Going to Athens

The Union and the Euro, do they still work?

Well, that is a loaded question.  And I won’t even attempt to answer it, but it does grab your attention.

As I am looking forward to traveling to the land of blue waters, white houses, and gyros (clearly I have never actually been to Greece, but there is a bit of truth in every stereotype, right?) in June, I am really trying to get the facts straight about the economic crisis.  I had the good fortune of taking a class about the European Union fall of 2011, right when the crisis was unfolding.  We focused our learning on the history of the Union at large, the reason for the adoption of the Euro and economic unity, and the nuances of the argument about intergovernmentalism versus supranationalism.

Very generally speaking, intergovernmentalism is the idea that the EU is a conglomeration of member states, each of who act for their own good.  The “Union” is really a bunch of independent actors functioning under the same organization but without the same goal.  Supranationalism states that the “Union” is actually a body composed of member states who let go of their national allegiances and motives to serve the larger Europe.  This debate is complicated through political, social, and economical lens.  To give you an idea: one of the complications to the supranationalism debate can be understood when looking at the European Parliment (a body of the Union that has legislative powers…for more information about other bodies that make up the EU, check out some other sites like this one).  The Parliament is charged with the responsibility of passing laws on behalf of the Union at large.  These laws affect the terms of relating that the members must abide by.  Therefore, these laws are large compromises, after all they are trying to please all the member states, which number 27.  The Parliament itself is 754 members in total, each member being directly elected.  Directly elected is the crucial part in this example.  “Directly elected” means that each member of the Parliament is elected by their nation to be a representative on the European legislative stage.  Sounds good right?  Well, not really.  Put yourselves in the politician of the individual member state trying to get elected.  What will you say that will convince your constituents that you will be good for them in the European context?  What would a Italian politician say to say a shop owner in the small town of Castel del Piano to convince him that his vote should be for that politician?  Well first, that politician has to talk about something the shop owner would know, and care about.  What the shop owner knows and cares about it mainly national (this touches on another issue: the fact that European-wide issues are rarely talked about on a national level, and thus are perceived as inconsequential).  The politician has to address national issues to get votes.  Member state politicians speak on national terms when getting votes.  But the point of getting these votes is to serve a supranational, European, function.   Their responsibilities should have nothing to do with national policies.  So, politicians are elected based on making promises to achieve certain goals aligned with their nation.  They then act in the Parliament according to these goals, and what is best for their nation as opposed to what will grow Europe at large.  The very process of election ties the hands of the individual lawmakers in such a way that prevents them from thinking about Europe as whole, but instead just of their nation (another cool article about who should get what kind of voting power).  This phenomenon supports the argument that the European Union is not supranational, but instead member-state based and thus intergovernmental.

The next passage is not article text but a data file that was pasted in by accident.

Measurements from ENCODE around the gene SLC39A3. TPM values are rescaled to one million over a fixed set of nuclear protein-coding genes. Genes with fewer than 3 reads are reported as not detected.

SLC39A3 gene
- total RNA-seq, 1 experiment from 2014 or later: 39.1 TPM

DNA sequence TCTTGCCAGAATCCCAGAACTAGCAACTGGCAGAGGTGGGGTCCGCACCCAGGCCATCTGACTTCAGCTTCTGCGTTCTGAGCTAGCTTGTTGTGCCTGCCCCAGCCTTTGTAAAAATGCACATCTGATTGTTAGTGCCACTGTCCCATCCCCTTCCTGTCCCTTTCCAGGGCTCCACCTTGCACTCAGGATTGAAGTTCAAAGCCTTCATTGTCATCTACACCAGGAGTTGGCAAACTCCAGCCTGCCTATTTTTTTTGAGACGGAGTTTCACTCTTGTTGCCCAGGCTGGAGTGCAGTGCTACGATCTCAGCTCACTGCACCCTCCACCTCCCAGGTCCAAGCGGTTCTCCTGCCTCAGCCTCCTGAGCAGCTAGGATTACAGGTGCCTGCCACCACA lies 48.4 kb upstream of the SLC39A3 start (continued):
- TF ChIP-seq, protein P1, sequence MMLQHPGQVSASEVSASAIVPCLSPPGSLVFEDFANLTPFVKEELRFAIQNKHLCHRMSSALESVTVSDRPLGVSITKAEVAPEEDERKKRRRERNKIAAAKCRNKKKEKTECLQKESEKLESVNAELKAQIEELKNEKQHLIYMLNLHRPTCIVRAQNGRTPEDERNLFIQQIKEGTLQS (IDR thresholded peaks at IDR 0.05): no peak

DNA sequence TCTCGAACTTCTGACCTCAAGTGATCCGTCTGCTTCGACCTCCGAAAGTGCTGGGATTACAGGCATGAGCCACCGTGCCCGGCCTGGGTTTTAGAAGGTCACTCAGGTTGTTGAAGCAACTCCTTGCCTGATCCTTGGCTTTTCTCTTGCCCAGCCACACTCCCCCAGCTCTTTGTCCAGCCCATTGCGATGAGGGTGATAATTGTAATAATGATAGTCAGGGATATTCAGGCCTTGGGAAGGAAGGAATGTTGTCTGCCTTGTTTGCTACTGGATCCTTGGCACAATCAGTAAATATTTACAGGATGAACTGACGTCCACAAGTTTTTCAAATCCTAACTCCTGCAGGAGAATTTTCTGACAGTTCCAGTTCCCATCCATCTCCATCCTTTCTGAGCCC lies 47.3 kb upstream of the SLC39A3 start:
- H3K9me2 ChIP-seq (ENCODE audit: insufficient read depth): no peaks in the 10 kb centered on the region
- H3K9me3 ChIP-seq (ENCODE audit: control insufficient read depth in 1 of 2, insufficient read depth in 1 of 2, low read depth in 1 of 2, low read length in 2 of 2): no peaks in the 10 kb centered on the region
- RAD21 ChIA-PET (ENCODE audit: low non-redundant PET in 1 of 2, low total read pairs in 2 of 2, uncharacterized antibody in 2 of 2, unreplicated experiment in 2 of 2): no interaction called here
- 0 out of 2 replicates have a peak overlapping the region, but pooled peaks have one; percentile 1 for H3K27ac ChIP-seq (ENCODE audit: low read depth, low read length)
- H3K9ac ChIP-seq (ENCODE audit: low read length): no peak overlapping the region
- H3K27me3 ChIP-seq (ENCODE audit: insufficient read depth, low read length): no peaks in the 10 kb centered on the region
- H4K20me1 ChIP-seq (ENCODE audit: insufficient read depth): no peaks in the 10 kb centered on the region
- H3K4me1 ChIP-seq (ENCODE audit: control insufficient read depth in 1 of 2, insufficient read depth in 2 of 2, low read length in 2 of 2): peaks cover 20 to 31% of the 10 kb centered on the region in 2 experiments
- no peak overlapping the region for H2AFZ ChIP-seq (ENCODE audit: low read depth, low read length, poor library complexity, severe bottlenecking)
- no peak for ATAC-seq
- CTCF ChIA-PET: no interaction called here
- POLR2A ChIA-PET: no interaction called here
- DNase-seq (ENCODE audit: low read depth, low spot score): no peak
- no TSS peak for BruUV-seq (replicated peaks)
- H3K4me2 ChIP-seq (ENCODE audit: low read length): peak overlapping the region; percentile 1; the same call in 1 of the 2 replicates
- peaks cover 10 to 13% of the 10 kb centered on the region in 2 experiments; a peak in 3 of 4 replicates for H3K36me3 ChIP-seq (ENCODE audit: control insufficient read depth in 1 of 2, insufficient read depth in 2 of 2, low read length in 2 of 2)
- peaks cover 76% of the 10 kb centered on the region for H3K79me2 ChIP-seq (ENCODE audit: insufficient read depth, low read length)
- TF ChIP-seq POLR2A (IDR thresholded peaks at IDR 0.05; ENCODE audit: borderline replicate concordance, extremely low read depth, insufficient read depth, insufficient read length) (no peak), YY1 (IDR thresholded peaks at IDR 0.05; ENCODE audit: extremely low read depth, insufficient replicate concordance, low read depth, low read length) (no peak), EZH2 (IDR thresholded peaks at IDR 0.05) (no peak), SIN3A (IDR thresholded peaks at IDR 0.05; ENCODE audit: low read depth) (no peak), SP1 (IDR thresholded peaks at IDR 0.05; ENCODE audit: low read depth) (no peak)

A final thought.  The whole Union started as an economic agreement between the big players in the Steel and Coal industry in 1951.  These players were: Germany, France, Italy, the Netherlands, Belgium and Luxembourg.  This coalition proved successful because it limited such things as tariffs and trade barriers making the overall market for steel and coal more profitable for all members (keep in mind the union served a limited scope!  Six members, and mainly two goods).  Because of the success, in 1957 the Treaty of Rome was signed which developed the European Economic Community.  This created a common market for the transfer of all good across all member state borders.  As the power of the Union gained traction, it was advantageous for nations to join the Union as opposed to stay outside of it.  The economic benefits were greater as a member of the Union.  After passing certain requirements, nations could be deemed a member.  However, after the transfer to single currency occurred in 1991 through the signing of the Treaty on European Union, these requirements needed to be enforced to maintain the integrity of the ever integrated market.  But, this enforcement did not always happen and as a result each member nation of the Union was not meeting the necessary standards.  Soon, the question became one closely ties with politics, not just economics.  Membership to the Union became something of a bargaining tool and thus standards were relaxed in ways that lost sight of the way in which the Union was initially fruitful and productive.  Due to this, and as we see today, the value of being unified under the Euro is starting to be heavily questioned.

As I continue my reading about Greece and the politics behind everything, I hope to simply discuss possibilities for change, or just be able to make insightful observations.  In the meantime, I found this article to be really helpful in understanding the ebb and flow of the crisis.  I thought this was cool too, it gives a sense of the people politics intertwined with the economics.


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